Iran’s War On Culture: Ban(ne)d In Iran


Every time we think Iran can’t sink any lower, it stoops to new levels of oppression and authoritarianism, that gives North Korea a run for its money. The new enemy of Iran is apparently music, musical instruments, and musicians.

Iranian TV shows musical instruments for 10 seconds — and religious controversy ensues

Musical instruments were shown live on Iranian state television for the first time in decades — for 10 seconds — and the airing has caused a religious controversy in the capital.

The incident occurred on a show called “Good Morning Iran,” and now producers are calling the airing a technical error, according to the Times.

Normally, singers are not allowed to stand in front of musical instruments so that the cameras won’t pick up the taboo objects. When the Islamic Republic of Iran Broadcasting (IRIB) is forced to cut away, stock images of the studio or nature are usually shown.

“The footage of instruments which was aired has nothing to do with a change in the approach or practice of IRIB, and it was just an unintentional mistake by us,” the show’s producer Gholamreza Bakhtiari was quoted as saying by Iran’s hard-line Fars news agency, the Times reported.

The mistake has prompted Iranians to wonder whether it was actually a salvo in a larger cultural battle between moderate and hard-line Islamists.

“It seems a decision was made at some level in the management [to show the instruments], but top managers did not dare to … defend the decision, and now they’re recanting,” Sobhan Hasanvand, a Sharq editor, told the Times.

It’s not just obscene musical instruments that get the Ayatollah treatment, but also musicians, concert goers, and distributors of satanic ritual music rock music:

IRGC forces arrested three men involved in the production, distribution, and promotion of Iranian underground music in October, and are pressuring them to confess on television, a source with knowledge of the arrest told the International Campaign for Human Rights in Iran. Musician Mehdi Rajabian, his brother, and Yousef Emadi, who managed BargMusic, were arrested on October 12 in the Northern city of Sari, and were transferred to the IRGC’s Ward 2-A inside Tehran’s Evin Prison, according to a report by Kaleme website.

According to the source, following the arrests of the Rajabian brothers, Azadeh S., a woman who was also affiliated with the website, was arrested in the city of Hamadan. The arrests appear to be part of a larger crackdown on Internet and IT professionals and musicians. Of those arrested, only Yousef Emadi has been released on bail.

Mehdi Rajabian founded BargMusic in 2009 and the website quickly became a dedicated portal for distributing Iranian underground and alternative music inside Iran. Rajabian and his brother managed BargMusic’s website together. During Mahmoud Ahmadinejad’s administration, the website was repeatedly blocked to Iranian users, but the authorities never pursued its principals. The website was only active in the field of music and was not a political website. BargMusic had repeatedly requested an operation license, and at one point also asked the Iranian Cyber Police to unblock its website, but the requests have been refused, according to the source.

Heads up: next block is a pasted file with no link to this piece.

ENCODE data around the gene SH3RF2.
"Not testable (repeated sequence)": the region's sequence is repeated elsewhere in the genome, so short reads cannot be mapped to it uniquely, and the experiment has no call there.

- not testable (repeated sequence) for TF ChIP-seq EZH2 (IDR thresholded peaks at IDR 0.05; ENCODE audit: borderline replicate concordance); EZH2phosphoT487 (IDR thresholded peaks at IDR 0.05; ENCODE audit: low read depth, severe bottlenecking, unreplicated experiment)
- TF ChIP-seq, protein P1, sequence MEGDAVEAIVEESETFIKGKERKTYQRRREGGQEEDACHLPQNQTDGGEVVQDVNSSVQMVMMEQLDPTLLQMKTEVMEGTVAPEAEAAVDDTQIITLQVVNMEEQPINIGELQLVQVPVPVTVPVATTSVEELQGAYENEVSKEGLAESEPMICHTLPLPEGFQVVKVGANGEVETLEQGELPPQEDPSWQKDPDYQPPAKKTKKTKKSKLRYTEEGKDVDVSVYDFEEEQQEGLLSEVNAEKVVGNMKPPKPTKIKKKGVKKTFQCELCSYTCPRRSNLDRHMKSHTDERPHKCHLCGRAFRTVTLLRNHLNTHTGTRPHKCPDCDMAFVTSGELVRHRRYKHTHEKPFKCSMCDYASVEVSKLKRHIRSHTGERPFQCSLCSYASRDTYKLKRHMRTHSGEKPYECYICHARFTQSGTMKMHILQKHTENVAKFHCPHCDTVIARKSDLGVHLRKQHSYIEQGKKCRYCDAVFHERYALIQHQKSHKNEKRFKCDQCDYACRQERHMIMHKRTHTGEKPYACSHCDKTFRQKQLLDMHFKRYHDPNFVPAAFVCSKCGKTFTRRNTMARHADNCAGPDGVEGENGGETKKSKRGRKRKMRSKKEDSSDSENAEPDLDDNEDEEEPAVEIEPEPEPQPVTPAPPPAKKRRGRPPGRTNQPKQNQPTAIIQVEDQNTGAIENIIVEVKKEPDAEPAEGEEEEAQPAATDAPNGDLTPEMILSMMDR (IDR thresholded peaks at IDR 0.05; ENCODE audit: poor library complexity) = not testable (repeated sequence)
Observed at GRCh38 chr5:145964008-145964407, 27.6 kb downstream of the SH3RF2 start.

Kaleme reports it has information indicating that Iran’s underground music scene is a new target for the IRGC’s arrests, adding that the BargMusic site managers were put through severe interrogations and were told that they must make televised confessions.

Last week, popular Iranian musician Amir Tataloo was arrested and detained for several days before being released on bail awaiting trial. Iran’s Morality Police took responsibility for the arrest. Colonel Massoud Zahedian, Chief of the Morality Police, told ISNA that his unit is actively identifying and confronting Iranian underground musicians who produce their work inside Iran and distribute it on television satellite channels abroad.

Since the establishment of the Islamic Republic of Iran, Iranian musicians have needed government authorization in order to play their music, hold concerts, and produce music albums and videos. Government scrutiny of such musical activities and productions has been stringent, and only certain genres of music receive production and activity licenses. Under such circumstances, musicians have been pushed underground, where they perform illegally at great risk to themselves and to their audiences. Even when musical groups are issued concert licenses, there is no guarantee that they can safely hold their scheduled appearances. At an August concert of Dawn of Rage, an Iranian metal band, all the musicians and the 200 guests attending the concert were arrested at a public amphitheater in Tehran.

Ban(ne)d in Iran
Illustration: Ban(ne)d in Iran

But hey, at least they can wear jeans.

EDIT: Hey everyone! Deebo here. What an appropriate subject to insert a shameless promotion of my band, Good Life Club.

Our song “Bob Dylan in Iran” is based on the above subject matter.  Give it a listen and share with friends!

Please help ensure Israellycool can keep going,
by donating one time or monthly

Dan Smith has been exposing anti-Israel fallacies since the first time he opened the world wide web on Netscape Navigator, sometime in the late 90's. His lack of formal journalistic, political and sociological education means he is still capable of objective, unbiased views and opinions. A judge of media, pundits and media pundits.

Facebook Comments